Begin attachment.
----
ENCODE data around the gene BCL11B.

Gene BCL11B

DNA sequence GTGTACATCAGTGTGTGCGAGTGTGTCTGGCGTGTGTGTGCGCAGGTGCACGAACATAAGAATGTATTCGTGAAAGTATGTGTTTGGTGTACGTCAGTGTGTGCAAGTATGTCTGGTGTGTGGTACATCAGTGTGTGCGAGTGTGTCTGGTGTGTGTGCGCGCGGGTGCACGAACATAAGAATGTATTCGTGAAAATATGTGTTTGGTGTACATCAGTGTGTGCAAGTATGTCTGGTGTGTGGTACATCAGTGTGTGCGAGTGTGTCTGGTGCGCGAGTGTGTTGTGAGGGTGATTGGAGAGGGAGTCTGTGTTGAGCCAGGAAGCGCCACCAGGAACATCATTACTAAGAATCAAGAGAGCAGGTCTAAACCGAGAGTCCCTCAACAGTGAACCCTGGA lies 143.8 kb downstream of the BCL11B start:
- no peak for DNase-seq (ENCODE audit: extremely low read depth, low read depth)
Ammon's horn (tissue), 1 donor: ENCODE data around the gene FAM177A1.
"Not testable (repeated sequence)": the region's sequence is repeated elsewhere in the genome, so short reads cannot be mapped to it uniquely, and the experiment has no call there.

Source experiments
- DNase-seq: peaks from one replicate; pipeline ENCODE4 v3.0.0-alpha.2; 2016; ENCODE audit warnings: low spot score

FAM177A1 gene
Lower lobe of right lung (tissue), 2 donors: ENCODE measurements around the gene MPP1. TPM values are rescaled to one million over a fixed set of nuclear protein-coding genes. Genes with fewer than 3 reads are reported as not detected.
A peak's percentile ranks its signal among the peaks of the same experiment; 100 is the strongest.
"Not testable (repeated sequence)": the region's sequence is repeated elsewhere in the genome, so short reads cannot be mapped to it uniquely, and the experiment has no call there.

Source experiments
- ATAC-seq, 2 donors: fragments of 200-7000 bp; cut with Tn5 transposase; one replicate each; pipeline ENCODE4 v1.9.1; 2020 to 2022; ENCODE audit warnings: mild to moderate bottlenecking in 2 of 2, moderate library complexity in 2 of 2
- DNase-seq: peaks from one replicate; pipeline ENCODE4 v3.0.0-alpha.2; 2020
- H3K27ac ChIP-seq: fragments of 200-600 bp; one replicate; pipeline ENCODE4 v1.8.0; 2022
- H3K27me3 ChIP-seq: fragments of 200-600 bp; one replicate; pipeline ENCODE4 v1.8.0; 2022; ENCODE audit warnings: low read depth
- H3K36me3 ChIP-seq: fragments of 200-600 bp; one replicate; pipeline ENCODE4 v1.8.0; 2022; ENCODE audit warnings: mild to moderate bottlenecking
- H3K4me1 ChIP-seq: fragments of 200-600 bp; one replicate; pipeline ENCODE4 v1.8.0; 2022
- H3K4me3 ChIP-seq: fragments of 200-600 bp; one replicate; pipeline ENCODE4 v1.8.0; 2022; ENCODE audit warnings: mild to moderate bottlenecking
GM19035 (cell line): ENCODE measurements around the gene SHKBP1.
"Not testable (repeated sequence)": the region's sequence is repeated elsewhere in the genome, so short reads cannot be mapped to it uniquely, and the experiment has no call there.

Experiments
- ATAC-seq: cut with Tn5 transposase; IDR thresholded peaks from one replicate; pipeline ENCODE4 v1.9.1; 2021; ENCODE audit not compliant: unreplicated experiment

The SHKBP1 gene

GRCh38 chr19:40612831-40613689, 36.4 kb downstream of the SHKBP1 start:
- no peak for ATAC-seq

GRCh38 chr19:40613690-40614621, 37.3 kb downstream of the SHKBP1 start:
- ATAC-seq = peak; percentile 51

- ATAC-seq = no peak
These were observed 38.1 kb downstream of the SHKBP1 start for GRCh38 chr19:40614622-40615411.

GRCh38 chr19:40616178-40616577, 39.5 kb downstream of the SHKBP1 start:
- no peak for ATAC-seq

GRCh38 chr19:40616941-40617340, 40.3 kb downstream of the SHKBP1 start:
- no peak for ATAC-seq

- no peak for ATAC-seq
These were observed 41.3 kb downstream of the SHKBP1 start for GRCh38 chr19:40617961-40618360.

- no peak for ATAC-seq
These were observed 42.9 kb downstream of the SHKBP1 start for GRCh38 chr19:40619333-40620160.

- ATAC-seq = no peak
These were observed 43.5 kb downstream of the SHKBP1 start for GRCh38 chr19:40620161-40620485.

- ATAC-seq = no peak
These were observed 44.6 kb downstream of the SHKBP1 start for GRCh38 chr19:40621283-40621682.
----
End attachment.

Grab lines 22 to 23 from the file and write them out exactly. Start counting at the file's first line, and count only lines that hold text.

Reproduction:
"Not testable (repeated sequence)": the region's sequence is repeated elsewhere in the genome, so short reads cannot be mapped to it uniquely, and the experiment has no call there.

Experiments